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OPINION: Lehi must be proactive; ASD split will be the most consequential decision in decades



In my opinion, the most significant political issue currently facing Lehi is the upcoming Alpine School District (ASD) reconfiguration. A district split will significantly impact political representation, curriculum and policy implementations, and, most of all, tax burden.  

This week, the ASD Board of Education heard an update from Superintendent Shane Farnsworth, who announced the selection of a consulting firm to study a possible split and its recommended options for voters to decide on in 2024. While that study will be important and provide the community with data and facts, the study will be a macro view of the entire district, not just Lehi.

Lehians, we must take a proactive approach to the upcoming split and ensure our community and children’s interests are prioritized! There will undoubtedly be an onslaught of questions and concerns throughout the process, but we can’t just wait around and go with the flow. We need our Lehi City Council, Mayor, staff, and local legislators to demand a seat at the table as decisions are made.

Do we need to conduct a Lehi City reconfiguration study on a Lehi-only district? I see benefits to conducting a study with a micro-focus on Lehi. This study could show the current output and input of Lehi taxpayer dollars, a study that looks at our projected population and would help stakeholders determine future capital needs. My guess is that we will see an increase in property taxes, but it’s important we know if and how much so we can make an educated decision on the value of localized education. Currently, 69% of your property tax bill goes to Alpine School District. That’s a significant chunk.

Do we want to partner with Saratoga Springs and Eagle Mountain in a future district? They are growing communities with rising populations, bringing both increased and rising tax bases, but these communities will have increased expenses and expenditures. Do we want to partner with Highland, Alpine, Cedar Hills, and American Fork? They are communities with steady populations and fewer capital needs than the Western part of Utah County, but when will they face an enrollment decline like we see in Orem?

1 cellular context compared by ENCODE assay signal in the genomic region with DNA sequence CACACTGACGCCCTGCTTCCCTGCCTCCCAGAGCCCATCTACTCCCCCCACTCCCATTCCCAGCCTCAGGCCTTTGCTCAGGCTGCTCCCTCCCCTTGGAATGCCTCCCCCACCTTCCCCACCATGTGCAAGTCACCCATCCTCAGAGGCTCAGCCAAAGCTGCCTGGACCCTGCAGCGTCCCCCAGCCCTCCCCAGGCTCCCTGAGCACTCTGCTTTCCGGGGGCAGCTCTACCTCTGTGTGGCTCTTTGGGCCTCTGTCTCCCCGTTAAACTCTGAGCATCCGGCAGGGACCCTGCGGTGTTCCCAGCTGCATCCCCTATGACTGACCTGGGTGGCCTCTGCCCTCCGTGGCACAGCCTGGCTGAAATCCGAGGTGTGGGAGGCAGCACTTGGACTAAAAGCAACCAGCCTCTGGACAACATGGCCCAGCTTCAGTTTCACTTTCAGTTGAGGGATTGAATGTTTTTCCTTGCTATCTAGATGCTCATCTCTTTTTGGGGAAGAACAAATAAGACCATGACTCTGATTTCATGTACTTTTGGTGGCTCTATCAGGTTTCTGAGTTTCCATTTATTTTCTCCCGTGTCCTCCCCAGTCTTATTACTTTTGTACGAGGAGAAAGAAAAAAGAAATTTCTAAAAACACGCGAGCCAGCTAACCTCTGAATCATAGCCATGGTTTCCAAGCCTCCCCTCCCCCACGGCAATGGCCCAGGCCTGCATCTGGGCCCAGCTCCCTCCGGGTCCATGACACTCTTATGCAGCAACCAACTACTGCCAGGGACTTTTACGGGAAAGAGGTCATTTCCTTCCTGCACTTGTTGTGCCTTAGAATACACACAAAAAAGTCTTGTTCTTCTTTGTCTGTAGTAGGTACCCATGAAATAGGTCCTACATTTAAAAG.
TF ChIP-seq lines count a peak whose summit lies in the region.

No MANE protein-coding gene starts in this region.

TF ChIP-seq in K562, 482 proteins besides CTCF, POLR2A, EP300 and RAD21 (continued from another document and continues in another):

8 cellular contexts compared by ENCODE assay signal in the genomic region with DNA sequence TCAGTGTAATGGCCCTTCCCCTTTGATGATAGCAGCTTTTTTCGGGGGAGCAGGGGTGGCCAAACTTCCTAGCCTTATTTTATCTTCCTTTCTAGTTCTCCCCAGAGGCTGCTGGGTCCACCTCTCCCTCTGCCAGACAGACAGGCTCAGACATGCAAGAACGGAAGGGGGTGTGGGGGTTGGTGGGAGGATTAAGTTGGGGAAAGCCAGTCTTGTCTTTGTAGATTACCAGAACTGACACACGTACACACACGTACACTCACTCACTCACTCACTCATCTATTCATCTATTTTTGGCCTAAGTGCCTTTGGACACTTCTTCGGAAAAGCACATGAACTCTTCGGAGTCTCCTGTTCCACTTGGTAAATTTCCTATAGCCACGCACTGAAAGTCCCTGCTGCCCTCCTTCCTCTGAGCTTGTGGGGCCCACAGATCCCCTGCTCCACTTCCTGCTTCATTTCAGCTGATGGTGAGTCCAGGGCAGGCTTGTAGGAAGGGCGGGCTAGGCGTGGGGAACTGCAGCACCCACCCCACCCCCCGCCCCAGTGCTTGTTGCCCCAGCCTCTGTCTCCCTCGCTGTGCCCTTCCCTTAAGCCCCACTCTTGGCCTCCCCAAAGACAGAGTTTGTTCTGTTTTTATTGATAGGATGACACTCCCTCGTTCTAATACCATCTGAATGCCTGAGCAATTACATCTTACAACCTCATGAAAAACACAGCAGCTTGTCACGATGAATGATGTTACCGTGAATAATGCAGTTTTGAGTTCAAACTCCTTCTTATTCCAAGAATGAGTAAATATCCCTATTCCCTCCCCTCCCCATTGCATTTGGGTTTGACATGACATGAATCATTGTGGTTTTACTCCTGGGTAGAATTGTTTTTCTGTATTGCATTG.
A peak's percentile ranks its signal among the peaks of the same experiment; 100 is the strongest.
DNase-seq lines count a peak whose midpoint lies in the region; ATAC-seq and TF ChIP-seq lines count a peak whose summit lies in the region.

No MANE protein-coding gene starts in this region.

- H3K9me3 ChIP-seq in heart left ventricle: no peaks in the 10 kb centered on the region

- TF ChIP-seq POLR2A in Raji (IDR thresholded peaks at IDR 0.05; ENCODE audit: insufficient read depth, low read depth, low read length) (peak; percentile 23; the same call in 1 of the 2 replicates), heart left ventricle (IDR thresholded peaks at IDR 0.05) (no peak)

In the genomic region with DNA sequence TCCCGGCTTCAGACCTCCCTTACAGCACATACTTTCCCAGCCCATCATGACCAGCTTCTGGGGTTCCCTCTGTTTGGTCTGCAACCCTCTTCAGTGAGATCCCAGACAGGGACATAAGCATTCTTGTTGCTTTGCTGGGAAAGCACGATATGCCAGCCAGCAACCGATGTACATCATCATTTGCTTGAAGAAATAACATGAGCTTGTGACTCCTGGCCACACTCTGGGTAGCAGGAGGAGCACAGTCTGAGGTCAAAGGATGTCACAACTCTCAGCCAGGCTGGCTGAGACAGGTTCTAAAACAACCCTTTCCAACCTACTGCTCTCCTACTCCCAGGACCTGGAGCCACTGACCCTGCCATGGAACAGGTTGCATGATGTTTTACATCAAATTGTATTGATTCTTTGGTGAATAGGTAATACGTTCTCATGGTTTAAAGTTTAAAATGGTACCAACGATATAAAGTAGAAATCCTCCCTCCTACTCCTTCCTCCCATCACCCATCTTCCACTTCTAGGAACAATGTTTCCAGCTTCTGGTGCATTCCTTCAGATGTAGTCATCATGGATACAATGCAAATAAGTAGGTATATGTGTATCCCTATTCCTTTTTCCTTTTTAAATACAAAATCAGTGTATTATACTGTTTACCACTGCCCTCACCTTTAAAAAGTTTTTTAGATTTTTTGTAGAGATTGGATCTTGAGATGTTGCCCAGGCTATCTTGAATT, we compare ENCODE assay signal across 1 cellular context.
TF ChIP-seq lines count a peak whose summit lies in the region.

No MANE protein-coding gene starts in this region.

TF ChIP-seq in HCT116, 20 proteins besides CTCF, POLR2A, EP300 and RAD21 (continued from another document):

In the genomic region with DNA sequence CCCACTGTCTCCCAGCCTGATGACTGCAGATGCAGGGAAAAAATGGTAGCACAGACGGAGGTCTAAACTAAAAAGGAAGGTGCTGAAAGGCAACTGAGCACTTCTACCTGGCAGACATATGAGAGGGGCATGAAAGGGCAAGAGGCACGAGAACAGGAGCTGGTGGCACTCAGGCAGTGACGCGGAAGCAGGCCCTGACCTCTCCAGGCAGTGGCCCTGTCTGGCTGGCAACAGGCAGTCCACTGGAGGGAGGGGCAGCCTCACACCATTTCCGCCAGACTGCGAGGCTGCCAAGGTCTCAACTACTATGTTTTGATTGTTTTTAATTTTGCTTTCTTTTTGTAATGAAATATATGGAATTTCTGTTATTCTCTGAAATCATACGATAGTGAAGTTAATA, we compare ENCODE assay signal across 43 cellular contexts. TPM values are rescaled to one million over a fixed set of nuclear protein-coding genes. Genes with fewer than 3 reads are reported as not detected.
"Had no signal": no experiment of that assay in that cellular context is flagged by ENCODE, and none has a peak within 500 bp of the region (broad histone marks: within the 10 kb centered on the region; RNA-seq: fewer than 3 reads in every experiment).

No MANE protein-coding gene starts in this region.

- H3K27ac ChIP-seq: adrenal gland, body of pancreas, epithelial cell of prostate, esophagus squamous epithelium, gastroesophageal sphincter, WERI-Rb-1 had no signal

If we partner with neighboring cities, how will we protect our representation on the future board and its voting power? The district has only looked at scenarios where Lehi is paired with Saratoga Springs and Eagle Mountain. With our neighbors to the west booming population centers, they will undoubtedly gain a majority of the future board. Is that a situation we’re willing to accept?

One thing is sure: Lehi has a flourishing economy with global tech headquarters and billion-dollar companies. From a tax-based perspective, we are fortunate to have healthy property tax revenues and high household incomes. Lehi City will be a significant asset in any district split. We need to start acting like it. 


Several bills will run on Capitol Hill this upcoming session, such as one allowing ASD to place their proposed reconfiguration on the 2024 General Election ballot, and one to allow municipalities to create city districts, regardless of geographical boundaries. These decisions will be felt for decades, and we need our legislators to lead the way. 

Over the next year, our community will be tasked with weighing the complexities of public education from economies of scale to localized control, to competitive teacher and staff salaries, to tax burden and everything in between. 

Lehi must take a proactive approach in a future split for the well-being of our community and our children’s education.

Skyler Beltran is the Lehi Free Press political and government reporter and digital editor.

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